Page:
In April, Fort Worth resident Joshua Youngblood planned to take his 4-year-old daughter to ride the Forest Park miniature train

On the first Saturday of May, after a month of anticipation, they put on sunscreen, packed their bags and headed down to the tracks for a father-daughter excursion. But all they saw was a boarded-up sign at the ticket station, he said. And when Joshua Youngblood called the number listed on the company’s site, nobody answered. 

The train ride would have to wait for another day.

“She is just heartbroken. This little 4-year-old girl is just heartbroken because she can’t take a train,” he said. 

The 64-year-old train has been transporting generations of Fort Worth residents between Forest Park and Trinity Park. The private, family-owned train operates on a contract with the city. In recent years, the train faced roadblocks to keep it running. Now, the president of the company is dealing with medical issues, which may cause him to put the business up for sale soon.    

Raymond Hames, the 83-year-old president of the company, has been dealing with health issues since March, he said. Because of his health, Hames closed the train. He will undergo surgery in a few weeks. After a few weeks of recovering, he may put the train back in operation, he told the Report.  

A metal bin rests on the Forest Park train behind a gated fence on Tuesday, June 21, 2022, in Fort Worth. (Chongyang Zhang | Fort Worth Report)

Ties between the city and train

Hames operates the train and track under his private company, Forest Park Rides, Inc. The city of Fort Worth renewed the contract with the company in February. The contract ends on Oct. 31, 2026.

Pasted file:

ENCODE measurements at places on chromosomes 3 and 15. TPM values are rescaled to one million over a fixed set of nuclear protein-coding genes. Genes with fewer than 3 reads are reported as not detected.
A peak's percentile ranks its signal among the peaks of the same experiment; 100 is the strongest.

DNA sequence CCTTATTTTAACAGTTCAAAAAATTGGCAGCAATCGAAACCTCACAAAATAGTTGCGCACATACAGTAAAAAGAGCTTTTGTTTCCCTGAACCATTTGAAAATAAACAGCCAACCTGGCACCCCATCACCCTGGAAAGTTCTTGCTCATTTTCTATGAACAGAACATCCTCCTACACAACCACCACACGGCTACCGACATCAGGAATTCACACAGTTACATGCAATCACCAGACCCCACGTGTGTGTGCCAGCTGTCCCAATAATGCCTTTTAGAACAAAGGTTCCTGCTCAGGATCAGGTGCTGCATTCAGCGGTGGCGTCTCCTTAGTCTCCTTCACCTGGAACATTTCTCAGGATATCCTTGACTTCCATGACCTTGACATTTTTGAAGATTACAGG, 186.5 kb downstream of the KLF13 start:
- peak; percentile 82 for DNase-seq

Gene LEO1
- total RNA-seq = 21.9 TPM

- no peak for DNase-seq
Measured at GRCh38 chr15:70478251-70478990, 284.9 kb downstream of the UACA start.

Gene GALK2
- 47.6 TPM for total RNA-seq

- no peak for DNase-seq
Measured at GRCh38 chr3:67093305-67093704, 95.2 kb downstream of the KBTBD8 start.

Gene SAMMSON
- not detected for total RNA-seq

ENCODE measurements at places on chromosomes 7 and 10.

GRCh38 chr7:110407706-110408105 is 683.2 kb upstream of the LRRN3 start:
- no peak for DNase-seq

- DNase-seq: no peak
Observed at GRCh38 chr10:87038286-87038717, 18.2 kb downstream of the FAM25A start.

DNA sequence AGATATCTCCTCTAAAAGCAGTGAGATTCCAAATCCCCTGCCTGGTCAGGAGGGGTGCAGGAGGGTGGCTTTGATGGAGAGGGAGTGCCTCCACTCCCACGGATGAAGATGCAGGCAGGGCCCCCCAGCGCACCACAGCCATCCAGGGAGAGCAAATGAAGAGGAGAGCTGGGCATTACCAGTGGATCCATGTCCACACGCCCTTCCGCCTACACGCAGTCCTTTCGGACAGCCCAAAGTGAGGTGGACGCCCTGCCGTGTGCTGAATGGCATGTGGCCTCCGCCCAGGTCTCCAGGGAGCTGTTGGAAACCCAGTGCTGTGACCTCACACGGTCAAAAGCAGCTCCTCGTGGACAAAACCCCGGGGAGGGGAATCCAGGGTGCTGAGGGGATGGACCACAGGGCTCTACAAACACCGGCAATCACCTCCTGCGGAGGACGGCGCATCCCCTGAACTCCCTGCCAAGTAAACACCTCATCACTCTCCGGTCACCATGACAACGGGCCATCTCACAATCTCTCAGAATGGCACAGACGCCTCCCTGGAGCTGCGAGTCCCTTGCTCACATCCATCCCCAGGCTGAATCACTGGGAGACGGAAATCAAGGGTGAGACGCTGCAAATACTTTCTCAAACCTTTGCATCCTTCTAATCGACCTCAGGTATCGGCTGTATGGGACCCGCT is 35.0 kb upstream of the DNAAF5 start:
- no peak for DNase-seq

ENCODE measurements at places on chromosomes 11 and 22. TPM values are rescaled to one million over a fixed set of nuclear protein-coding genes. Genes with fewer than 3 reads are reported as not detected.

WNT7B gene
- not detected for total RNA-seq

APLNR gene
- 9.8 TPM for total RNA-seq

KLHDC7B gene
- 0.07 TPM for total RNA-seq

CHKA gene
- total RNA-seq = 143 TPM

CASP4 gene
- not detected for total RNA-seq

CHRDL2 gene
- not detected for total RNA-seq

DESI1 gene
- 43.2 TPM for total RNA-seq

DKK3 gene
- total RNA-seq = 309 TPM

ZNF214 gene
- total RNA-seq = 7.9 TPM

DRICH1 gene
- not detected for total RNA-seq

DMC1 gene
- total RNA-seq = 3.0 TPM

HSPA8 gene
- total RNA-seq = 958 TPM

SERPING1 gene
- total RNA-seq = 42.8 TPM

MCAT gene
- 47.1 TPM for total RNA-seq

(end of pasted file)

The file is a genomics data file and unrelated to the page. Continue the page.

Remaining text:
The company must keep the train running every weekend when the weather conditions permit, according to the agreement. But the train sat dormant in recent months because of the bridge construction over the Trinity River, a worker shortage to operate the train and Hames’ health.

“God bless the person that is going to have an operation,” Joshua Youngblood said. 

If the train operator can’t continue, Joshua Youngblood wants the city to take over the train. It’s important to make sure that residents and children have access to the train to create memories, he said. 

Fort Worth resident Nina Holland, who takes her children to visit the train regularly, echoed Joshua Youngblood. The train went from operating full time to running only on weekends. And even on those days, it wasn’t always open, she said. 

Before the COVID-19 pandemic, the train used to make stops at a snack station in Trinity Park, Holland said. 

Holland suggested other members from the Hames’ family should help with the business and keep the train running. Hames explained that other family members are partial owners, but they live outside of Texas and don’t take part in the business. 

Either the city or Hames may end the contract with a six-month written notice, according to the agreement. However, the city has no current plans to end its contract with Hames, said Sandra Youngblood, assistant director of the city’s Park and Recreation Department. City officials do not want to speculate on what might happen, she said.